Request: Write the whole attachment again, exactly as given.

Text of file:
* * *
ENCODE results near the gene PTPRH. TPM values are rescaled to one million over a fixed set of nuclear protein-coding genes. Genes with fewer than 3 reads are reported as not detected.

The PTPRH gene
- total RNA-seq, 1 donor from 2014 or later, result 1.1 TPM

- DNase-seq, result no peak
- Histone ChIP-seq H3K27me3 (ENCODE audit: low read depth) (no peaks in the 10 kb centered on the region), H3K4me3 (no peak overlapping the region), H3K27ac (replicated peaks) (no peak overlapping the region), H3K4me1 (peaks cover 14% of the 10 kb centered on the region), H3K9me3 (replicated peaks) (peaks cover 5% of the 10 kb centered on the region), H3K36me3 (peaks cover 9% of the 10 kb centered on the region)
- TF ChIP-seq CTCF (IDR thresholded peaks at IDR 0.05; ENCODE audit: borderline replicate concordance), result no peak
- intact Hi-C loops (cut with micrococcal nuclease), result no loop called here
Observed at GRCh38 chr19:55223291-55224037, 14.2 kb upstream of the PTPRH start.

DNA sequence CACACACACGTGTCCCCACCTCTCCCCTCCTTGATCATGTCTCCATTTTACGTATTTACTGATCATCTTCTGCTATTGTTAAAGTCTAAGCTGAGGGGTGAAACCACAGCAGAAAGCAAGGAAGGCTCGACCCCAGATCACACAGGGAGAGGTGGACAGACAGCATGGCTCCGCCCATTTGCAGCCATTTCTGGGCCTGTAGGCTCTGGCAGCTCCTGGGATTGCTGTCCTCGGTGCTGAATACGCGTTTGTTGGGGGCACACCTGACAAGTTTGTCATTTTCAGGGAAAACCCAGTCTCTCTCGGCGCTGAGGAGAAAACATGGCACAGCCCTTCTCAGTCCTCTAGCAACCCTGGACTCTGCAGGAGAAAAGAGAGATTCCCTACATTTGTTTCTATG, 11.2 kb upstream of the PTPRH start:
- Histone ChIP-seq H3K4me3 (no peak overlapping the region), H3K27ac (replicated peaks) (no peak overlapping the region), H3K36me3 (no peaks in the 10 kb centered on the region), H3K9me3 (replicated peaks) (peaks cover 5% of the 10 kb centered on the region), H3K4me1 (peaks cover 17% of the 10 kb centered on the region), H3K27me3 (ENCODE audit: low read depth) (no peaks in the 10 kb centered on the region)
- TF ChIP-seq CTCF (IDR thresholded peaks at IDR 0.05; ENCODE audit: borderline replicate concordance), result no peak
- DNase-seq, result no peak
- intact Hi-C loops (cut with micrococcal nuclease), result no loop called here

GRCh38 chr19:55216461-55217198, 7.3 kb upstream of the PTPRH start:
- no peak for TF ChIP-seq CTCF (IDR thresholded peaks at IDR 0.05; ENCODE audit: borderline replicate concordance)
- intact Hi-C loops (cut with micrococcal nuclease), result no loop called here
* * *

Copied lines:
ENCODE results near the gene PTPRH. TPM values are rescaled to one million over a fixed set of nuclear protein-coding genes. Genes with fewer than 3 reads are reported as not detected.

The PTPRH gene
- total RNA-seq, 1 donor from 2014 or later, result 1.1 TPM

- DNase-seq, result no peak
- Histone ChIP-seq H3K27me3 (ENCODE audit: low read depth) (no peaks in the 10 kb centered on the region), H3K4me3 (no peak overlapping the region), H3K27ac (replicated peaks) (no peak overlapping the region), H3K4me1 (peaks cover 14% of the 10 kb centered on the region), H3K9me3 (replicated peaks) (peaks cover 5% of the 10 kb centered on the region), H3K36me3 (peaks cover 9% of the 10 kb centered on the region)
- TF ChIP-seq CTCF (IDR thresholded peaks at IDR 0.05; ENCODE audit: borderline replicate concordance), result no peak
- intact Hi-C loops (cut with micrococcal nuclease), result no loop called here
Observed at GRCh38 chr19:55223291-55224037, 14.2 kb upstream of the PTPRH start.

DNA sequence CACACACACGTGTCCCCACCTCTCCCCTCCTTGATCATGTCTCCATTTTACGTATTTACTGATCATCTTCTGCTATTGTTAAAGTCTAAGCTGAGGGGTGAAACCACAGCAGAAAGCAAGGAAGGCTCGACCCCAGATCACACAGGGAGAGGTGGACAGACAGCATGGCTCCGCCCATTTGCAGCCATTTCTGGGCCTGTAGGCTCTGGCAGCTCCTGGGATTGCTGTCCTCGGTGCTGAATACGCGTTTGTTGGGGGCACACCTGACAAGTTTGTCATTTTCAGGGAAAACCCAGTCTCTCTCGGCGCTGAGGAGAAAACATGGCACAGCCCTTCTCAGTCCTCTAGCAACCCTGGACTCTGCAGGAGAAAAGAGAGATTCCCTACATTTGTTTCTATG, 11.2 kb upstream of the PTPRH start:
- Histone ChIP-seq H3K4me3 (no peak overlapping the region), H3K27ac (replicated peaks) (no peak overlapping the region), H3K36me3 (no peaks in the 10 kb centered on the region), H3K9me3 (replicated peaks) (peaks cover 5% of the 10 kb centered on the region), H3K4me1 (peaks cover 17% of the 10 kb centered on the region), H3K27me3 (ENCODE audit: low read depth) (no peaks in the 10 kb centered on the region)
- TF ChIP-seq CTCF (IDR thresholded peaks at IDR 0.05; ENCODE audit: borderline replicate concordance), result no peak
- DNase-seq, result no peak
- intact Hi-C loops (cut with micrococcal nuclease), result no loop called here

GRCh38 chr19:55216461-55217198, 7.3 kb upstream of the PTPRH start:
- no peak for TF ChIP-seq CTCF (IDR thresholded peaks at IDR 0.05; ENCODE audit: borderline replicate concordance)
- intact Hi-C loops (cut with micrococcal nuclease), result no loop called here